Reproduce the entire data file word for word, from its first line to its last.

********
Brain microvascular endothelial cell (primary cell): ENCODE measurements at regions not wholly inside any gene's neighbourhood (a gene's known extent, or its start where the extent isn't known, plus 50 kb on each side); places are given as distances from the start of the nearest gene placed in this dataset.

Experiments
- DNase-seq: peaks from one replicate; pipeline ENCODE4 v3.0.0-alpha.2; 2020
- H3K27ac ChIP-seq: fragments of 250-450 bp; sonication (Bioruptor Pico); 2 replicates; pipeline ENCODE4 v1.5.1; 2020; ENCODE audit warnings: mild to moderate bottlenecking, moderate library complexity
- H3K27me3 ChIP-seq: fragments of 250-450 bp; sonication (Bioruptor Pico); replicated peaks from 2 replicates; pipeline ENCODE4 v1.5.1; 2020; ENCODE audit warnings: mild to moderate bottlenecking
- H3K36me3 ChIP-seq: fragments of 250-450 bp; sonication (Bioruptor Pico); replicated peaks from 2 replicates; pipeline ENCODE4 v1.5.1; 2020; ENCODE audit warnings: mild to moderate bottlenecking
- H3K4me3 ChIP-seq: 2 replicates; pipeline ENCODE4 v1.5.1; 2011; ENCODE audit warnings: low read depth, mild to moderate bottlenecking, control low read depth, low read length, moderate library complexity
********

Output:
Brain microvascular endothelial cell (primary cell): ENCODE measurements at regions not wholly inside any gene's neighbourhood (a gene's known extent, or its start where the extent isn't known, plus 50 kb on each side); places are given as distances from the start of the nearest gene placed in this dataset.

Experiments
- DNase-seq: peaks from one replicate; pipeline ENCODE4 v3.0.0-alpha.2; 2020
- H3K27ac ChIP-seq: fragments of 250-450 bp; sonication (Bioruptor Pico); 2 replicates; pipeline ENCODE4 v1.5.1; 2020; ENCODE audit warnings: mild to moderate bottlenecking, moderate library complexity
- H3K27me3 ChIP-seq: fragments of 250-450 bp; sonication (Bioruptor Pico); replicated peaks from 2 replicates; pipeline ENCODE4 v1.5.1; 2020; ENCODE audit warnings: mild to moderate bottlenecking
- H3K36me3 ChIP-seq: fragments of 250-450 bp; sonication (Bioruptor Pico); replicated peaks from 2 replicates; pipeline ENCODE4 v1.5.1; 2020; ENCODE audit warnings: mild to moderate bottlenecking
- H3K4me3 ChIP-seq: 2 replicates; pipeline ENCODE4 v1.5.1; 2011; ENCODE audit warnings: low read depth, mild to moderate bottlenecking, control low read depth, low read length, moderate library complexity